|John A. Scali|
|11th United States Ambassador to the United Nations|
February 20, 1973 – June 29, 1975
|Preceded by||George H. W. Bush|
|Succeeded by||Daniel Patrick Moynihan|
|Born||John Alfred Scali|
April 27, 1918
Canton, Ohio, U.S.
|Died||October 9, 1995 (aged 77)|
Washington, D.C., U.S.
|Spouse(s)||Helen Glock (1946–1973)|
Denise St. Germain (1973–1995)
John Alfred Scali (April 27, 1918 – October 9, 1995) was the United States Ambassador to the United Nations from 1973 to 1975. From 1961 he was also a long time correspondent for ABC News.
As a correspondent for ABC, Scali became an intermediary during the Cuban Missile Crisis and later a part of the Nixon Administration. Scali gained fame after it became known in 1964 that in October 1962, a year after he joined ABC News, he had carried a critical message from KGB Colonel Aleksandr Fomin (the cover name for Alexander Feklisov) to U.S. officials. He left ABC in 1971 to serve as a foreign affairs adviser to President Nixon, becoming U.S. Ambassador to the United Nations in 1973. Scali re-joined ABC in 1975 where he worked until retiring in 1993.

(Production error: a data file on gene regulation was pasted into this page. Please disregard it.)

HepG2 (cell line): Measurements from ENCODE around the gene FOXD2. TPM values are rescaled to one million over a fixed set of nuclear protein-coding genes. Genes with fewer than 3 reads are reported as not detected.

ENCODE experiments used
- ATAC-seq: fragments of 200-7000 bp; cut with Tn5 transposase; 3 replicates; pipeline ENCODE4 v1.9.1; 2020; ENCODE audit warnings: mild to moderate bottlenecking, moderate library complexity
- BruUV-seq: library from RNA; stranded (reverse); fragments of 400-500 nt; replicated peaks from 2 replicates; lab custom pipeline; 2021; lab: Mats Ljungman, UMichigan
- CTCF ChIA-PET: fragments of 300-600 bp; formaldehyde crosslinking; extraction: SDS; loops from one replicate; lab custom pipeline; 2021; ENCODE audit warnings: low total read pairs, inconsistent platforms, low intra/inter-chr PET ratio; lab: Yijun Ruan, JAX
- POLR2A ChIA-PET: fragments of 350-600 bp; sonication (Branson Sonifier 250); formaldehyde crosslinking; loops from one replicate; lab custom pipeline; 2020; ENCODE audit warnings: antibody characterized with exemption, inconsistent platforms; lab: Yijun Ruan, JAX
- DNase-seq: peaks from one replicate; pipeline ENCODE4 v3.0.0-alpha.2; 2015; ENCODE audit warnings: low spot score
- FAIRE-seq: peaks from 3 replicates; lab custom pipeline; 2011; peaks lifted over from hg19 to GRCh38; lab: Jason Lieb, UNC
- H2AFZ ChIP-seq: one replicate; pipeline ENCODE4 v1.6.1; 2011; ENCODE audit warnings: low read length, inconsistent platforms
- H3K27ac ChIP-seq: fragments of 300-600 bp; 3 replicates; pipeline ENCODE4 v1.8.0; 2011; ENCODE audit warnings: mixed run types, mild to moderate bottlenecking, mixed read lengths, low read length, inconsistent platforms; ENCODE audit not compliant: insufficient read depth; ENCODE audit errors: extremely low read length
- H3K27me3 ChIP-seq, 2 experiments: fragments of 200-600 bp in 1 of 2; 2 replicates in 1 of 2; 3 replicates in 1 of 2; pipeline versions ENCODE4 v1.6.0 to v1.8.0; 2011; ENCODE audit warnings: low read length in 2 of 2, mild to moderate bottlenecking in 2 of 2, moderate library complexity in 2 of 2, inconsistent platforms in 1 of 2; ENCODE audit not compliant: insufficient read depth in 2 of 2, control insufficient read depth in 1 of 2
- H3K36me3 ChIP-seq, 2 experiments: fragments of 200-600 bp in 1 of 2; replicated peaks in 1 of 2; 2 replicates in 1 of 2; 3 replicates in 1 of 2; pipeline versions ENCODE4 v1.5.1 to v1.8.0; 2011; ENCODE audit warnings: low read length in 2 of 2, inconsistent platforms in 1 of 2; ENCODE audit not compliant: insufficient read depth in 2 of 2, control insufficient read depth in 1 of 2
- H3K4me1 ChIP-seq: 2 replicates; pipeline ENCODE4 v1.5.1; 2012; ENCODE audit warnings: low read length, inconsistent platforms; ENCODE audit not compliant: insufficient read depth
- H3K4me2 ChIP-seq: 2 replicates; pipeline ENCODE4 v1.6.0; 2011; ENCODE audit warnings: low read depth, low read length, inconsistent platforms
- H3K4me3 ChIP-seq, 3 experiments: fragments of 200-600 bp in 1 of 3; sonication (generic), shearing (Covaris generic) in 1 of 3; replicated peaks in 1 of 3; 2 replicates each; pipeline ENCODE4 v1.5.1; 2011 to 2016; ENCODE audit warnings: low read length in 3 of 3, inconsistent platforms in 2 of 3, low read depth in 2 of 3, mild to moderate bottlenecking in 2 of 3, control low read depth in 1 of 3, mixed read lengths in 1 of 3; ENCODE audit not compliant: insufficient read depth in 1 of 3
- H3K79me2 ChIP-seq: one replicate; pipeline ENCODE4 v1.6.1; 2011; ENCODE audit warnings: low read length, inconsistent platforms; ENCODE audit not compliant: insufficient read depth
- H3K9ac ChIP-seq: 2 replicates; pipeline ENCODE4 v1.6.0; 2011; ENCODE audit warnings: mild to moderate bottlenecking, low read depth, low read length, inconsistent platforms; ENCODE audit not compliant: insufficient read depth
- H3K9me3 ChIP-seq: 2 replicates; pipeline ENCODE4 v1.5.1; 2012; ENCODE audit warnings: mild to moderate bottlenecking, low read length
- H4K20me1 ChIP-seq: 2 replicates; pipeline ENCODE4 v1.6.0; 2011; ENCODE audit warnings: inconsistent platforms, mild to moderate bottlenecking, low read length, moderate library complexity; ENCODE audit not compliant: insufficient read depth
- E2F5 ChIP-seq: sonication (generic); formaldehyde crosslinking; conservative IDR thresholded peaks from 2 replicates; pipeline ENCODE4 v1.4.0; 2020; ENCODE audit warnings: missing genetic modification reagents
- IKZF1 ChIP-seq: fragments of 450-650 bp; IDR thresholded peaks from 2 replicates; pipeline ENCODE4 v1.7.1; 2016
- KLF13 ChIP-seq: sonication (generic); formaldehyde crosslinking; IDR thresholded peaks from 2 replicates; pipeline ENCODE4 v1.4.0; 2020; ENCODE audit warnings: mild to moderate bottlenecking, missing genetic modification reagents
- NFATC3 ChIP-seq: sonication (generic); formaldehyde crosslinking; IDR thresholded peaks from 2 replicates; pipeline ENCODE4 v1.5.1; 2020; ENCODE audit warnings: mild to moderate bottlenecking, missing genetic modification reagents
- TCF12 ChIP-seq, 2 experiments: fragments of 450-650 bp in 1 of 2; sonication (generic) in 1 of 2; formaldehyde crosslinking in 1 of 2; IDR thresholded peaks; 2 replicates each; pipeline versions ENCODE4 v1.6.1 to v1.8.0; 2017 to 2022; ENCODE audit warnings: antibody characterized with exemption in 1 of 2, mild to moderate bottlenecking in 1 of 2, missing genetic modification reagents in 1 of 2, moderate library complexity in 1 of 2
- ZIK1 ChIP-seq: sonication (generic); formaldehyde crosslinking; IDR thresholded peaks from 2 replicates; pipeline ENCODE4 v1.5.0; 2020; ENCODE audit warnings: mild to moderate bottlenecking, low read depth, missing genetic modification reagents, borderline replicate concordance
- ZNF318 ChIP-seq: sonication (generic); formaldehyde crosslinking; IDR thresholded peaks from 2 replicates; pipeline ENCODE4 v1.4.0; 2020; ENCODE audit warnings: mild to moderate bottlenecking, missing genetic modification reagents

Scali was contacted by Soviet embassy official (and KGB Station Chief) Fomin about a proposed settlement to the crisis, and subsequently he acted as a contact between Fomin and the Executive Committee. However, it was without government direction that Scali responded to new Soviet conditions with a warning that a U.S. invasion was only hours away, prompting the Soviets to settle the crisis quickly.
- Works related to Author:John Alfred Scali at Wikisource
- Arlington National Cemetery biography
- Appearances on C-SPAN
George H. W. Bush
|United States Ambassador to the United Nations
Daniel Patrick Moynihan
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